Six For the Road: BMW's New 1600 Redefines Sport Touring

Anyone walking into Shreveport Motorsports one recent Saturday would have surely believed Gerard Butler or Jessica Biel was hanging out in the parts department, signing autographs and eyeballing lug nuts.

Is it unique in the universe of people who love motorcycles that a movie star of any variety would be unceremoniously elbowed out of the way if he or she was blocking the view of a cool bike? Such would surely have been the case with  the Red River Riders who had gathered to ogle the new BMW 1600 GTL.

Charles ogles the new BMW K1600GTL

 The bike, the newest in the BMW stable, is and isn't the replacement of the venerable BMW K1300 LT, aka  "Luxury Touring", "Light Truck", Large Transit," or "Up, Simba!" It isn't the replacement because the 1600 GT has very little in common with the LT. It is the replacement because BMW has ended production on both the LT and the 1300GT, so the 1600 GT is the closest thing going. Confused? Just wait, it will get worse.

There are some among you who may say, "BMW 1600GT? New? What? I'm confused again!" You would have a right to be. The Bavarians, while wildly efficient in many ways, could use a little help in say, the creativity and naming departments. This is, in fact, the orignal BMW 1600GT, circa 1960s.

The (old) BMW 1600GT
The new BMW 1600GT is much more 2011 Bluetooth than 1960's rotary dial. The list of standards and options on the bike is impressive, running the gamut of ABS, Dynamic Traction Control, electronically adjustable suspension, tire pressure monitor, alarm, satellite radio, heated seats and grips, cruise control, power adjustable windshield, Bluetooth communications, and more. There are  three nice new touches: an adaptive headlight that leans with the bike, a central locking system that locks and unlocks all the bags on the bike with one flick of the key, and LED turn signals guaranteed to put out a lot of lumens.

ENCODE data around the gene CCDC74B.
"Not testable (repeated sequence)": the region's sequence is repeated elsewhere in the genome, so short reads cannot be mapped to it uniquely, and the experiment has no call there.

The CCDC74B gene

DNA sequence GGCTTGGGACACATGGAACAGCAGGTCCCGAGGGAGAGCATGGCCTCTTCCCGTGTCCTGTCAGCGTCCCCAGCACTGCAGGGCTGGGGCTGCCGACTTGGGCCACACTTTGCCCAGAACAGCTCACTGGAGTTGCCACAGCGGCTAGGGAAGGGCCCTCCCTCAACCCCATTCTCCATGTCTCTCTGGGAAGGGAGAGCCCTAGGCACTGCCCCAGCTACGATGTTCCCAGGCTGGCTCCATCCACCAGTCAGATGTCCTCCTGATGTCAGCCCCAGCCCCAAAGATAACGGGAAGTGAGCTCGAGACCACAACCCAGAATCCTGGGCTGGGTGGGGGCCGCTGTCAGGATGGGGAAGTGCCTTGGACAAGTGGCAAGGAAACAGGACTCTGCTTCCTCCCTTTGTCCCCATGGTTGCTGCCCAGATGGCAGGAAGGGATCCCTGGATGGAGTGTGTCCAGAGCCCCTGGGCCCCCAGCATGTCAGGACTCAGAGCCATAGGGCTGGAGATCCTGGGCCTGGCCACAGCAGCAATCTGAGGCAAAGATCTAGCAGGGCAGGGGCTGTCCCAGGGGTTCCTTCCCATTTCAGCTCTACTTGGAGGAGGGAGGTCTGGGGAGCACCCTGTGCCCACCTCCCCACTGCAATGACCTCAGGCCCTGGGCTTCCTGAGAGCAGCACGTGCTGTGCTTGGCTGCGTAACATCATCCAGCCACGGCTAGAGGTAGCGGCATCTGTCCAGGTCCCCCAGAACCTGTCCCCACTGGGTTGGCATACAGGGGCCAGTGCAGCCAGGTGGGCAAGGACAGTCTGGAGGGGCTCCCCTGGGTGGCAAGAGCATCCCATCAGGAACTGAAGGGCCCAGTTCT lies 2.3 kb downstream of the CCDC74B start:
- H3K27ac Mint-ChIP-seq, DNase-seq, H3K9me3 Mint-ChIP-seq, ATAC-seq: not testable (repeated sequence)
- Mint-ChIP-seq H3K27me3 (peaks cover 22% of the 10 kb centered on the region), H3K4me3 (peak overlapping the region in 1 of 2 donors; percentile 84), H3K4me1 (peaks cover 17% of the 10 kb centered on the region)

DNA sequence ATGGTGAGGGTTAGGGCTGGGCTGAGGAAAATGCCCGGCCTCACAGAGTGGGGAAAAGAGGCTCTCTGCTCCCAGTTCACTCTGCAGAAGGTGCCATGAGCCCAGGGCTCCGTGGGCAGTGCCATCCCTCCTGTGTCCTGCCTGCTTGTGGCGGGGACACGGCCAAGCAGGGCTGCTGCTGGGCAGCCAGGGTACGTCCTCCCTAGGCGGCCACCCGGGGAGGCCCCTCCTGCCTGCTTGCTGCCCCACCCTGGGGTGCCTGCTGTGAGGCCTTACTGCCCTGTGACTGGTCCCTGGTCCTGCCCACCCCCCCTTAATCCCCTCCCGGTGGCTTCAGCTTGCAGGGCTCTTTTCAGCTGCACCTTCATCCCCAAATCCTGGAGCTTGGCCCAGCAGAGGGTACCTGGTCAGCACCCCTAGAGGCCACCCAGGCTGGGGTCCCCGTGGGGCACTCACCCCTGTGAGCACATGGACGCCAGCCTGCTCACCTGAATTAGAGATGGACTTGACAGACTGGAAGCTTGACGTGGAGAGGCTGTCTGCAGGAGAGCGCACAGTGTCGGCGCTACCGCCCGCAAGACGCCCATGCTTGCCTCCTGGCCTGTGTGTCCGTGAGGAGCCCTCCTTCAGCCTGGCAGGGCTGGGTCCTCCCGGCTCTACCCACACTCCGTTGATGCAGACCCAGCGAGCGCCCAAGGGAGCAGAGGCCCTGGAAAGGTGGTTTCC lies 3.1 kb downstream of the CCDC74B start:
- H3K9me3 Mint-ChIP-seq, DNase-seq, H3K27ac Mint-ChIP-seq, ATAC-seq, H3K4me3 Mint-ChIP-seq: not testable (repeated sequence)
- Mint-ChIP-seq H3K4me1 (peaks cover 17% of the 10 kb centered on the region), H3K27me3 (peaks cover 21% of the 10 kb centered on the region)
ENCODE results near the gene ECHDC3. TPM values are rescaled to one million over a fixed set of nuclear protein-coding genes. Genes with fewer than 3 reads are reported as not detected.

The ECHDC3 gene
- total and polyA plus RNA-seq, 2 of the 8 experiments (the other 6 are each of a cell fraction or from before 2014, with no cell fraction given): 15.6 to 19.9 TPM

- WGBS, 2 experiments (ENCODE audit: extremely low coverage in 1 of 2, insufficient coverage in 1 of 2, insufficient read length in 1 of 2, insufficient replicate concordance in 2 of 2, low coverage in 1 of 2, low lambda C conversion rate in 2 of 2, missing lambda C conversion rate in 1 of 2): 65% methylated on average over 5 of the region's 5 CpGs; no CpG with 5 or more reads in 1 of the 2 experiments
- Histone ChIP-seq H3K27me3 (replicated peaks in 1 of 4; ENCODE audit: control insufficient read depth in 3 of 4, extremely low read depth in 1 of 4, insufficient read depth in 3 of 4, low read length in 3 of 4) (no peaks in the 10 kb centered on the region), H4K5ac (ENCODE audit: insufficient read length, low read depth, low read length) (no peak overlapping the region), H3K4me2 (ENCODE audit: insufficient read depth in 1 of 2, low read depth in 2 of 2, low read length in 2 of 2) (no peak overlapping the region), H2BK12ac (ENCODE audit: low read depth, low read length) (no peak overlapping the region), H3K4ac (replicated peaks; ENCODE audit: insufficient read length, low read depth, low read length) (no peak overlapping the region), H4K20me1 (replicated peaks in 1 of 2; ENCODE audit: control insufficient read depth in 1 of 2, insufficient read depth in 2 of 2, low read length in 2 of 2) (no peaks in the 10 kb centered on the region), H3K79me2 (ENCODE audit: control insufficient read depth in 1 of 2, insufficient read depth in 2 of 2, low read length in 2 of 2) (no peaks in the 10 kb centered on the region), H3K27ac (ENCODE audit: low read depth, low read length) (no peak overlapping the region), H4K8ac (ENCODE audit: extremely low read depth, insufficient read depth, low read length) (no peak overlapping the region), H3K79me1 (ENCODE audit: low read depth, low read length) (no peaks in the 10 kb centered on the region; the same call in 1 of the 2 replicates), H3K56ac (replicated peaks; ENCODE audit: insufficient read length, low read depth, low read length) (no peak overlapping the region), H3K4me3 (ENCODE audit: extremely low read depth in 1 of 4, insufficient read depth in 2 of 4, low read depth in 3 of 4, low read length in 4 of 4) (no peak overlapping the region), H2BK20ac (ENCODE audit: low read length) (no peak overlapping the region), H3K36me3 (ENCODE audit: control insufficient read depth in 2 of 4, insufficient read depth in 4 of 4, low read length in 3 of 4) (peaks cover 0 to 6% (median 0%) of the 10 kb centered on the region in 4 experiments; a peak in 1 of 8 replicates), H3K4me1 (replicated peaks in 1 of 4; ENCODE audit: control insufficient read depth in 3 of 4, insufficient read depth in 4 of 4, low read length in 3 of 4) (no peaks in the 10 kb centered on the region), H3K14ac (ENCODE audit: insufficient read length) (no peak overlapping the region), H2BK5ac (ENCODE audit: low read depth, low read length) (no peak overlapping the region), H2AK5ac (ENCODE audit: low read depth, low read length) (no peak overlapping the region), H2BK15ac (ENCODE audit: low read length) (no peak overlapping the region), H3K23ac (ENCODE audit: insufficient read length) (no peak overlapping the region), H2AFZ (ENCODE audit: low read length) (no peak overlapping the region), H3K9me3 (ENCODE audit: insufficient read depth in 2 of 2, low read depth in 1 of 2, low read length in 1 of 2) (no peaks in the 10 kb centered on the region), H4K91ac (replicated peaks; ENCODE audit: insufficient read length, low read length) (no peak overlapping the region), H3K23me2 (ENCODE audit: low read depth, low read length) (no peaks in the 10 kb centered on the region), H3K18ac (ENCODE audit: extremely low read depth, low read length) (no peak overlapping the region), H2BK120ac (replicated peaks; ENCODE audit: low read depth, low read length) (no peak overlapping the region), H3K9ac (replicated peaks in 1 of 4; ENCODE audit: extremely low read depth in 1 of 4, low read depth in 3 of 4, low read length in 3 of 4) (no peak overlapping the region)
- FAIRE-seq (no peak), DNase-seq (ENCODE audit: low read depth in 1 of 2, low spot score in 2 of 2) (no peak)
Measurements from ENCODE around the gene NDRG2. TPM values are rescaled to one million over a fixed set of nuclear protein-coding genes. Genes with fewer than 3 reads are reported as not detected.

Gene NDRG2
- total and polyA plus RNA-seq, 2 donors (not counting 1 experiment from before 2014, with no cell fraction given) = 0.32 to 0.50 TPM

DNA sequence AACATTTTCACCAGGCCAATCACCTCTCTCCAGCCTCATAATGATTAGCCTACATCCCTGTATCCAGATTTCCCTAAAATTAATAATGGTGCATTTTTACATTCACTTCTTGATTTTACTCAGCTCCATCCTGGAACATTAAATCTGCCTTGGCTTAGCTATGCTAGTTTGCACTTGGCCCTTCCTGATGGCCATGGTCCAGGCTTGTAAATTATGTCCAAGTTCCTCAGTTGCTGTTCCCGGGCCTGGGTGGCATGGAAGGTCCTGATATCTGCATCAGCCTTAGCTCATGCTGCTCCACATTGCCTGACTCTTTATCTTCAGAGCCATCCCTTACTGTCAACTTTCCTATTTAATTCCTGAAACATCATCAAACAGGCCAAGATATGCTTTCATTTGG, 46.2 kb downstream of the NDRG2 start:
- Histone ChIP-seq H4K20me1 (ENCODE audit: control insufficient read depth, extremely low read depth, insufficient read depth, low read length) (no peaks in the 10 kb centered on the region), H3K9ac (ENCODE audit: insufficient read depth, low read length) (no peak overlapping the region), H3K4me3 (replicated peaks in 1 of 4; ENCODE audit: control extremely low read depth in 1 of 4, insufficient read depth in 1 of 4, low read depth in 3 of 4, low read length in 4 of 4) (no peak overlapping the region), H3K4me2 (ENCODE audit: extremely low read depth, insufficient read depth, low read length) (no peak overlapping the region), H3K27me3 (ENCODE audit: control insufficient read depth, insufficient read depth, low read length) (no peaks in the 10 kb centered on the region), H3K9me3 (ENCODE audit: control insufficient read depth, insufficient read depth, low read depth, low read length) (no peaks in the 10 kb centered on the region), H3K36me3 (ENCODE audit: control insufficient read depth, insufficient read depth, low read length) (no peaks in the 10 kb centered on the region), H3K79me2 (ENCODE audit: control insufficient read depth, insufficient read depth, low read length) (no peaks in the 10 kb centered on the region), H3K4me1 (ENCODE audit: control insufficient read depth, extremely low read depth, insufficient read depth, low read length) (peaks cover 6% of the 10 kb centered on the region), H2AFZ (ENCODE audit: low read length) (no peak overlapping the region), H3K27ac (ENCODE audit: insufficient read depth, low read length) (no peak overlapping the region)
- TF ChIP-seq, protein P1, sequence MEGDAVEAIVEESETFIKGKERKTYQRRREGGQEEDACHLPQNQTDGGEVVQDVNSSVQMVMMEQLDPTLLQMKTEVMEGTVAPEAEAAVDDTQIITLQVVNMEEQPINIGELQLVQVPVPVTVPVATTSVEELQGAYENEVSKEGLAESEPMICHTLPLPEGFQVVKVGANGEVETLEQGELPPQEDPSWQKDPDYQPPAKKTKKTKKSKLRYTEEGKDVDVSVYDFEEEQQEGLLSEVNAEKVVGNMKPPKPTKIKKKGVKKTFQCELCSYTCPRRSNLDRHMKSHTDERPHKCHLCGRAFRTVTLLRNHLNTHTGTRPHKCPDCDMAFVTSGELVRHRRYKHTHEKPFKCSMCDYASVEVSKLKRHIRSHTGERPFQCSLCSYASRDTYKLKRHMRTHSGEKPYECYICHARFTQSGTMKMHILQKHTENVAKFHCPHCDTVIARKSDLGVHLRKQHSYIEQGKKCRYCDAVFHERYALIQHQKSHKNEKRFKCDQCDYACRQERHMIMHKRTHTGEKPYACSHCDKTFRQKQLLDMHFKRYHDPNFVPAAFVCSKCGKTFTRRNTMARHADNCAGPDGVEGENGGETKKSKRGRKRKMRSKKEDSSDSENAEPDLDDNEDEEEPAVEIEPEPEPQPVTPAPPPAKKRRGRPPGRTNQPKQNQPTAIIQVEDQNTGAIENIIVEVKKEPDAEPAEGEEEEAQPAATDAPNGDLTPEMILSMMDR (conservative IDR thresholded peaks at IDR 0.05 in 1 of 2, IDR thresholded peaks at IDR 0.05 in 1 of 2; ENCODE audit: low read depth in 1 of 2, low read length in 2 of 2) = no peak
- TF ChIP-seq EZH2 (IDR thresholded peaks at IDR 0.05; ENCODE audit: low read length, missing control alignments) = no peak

The 1600GTL is considered a Sport Touring Bike and despite it's 766-lb heft, it is amazingly nimble. The peppy inline-6 engine is responsible for just a small percentage of that weight and BMW has reconfigured the powerplant to make it the narrowest inline-6 ever mounted on a motorcycle. Because of that, The K1600GT/GTL manages a much sportier look than the LT and seemlessly displays its Bavarian racing lineage.

So, let's recap, shall we? Heavy? Yes. New? Yes. Looks better than an LT? Yes. Fun to drive? Well, let's see. SMS offered Shreveport bike builder Steve Culp and me a chance to take the GTL out for a spin and we obliged. I'll start with my observations and then turn it over to Steve, because the girl should always go first.

Let me start by telling you something very important. I am not a Luxury Touring/Big Cruiser kind of gal. This is not the type of riding that I do and this segment of motorcycles has never, ever appealed to me.I believed my husband had suffered some type of mental collapse when he bought a Harley Big Wonker and I have made so many rude comments about the alleged ages of my Gold Wing-riding friends that I am banned from talking to them or about them. At Bike Week once when Steve and I test-rode a Gold Wing just to see what the big deal was, I covered my face for the entire ride and felt physically repulsed. So you can see that it was with great joy that I prepared for my ride on the GTL.

Liz sitting very flat-footed.
 It certainly did not help when SMS salesman Jason Kilpatrick told me that BMW set the standard seat height (31.9 inches) so that it would be same seat height as the Gold Wing. Bravo! Off to a good start. The seat height is immediately noticeable. One of the issues many BMW riders and rider-wannabe's discover is that these bikes tend to sit so high that only drivers with the longest legs feel like they are not on tip-toes. I do have long legs, so this standard GTL height was too cramped for me, but for many others, it will be a welcome change. Thankfully, seat height would be the only resemblance the GTL would have to a Gold Wing.

I had enough time to ride to Arizona and do this wheelie!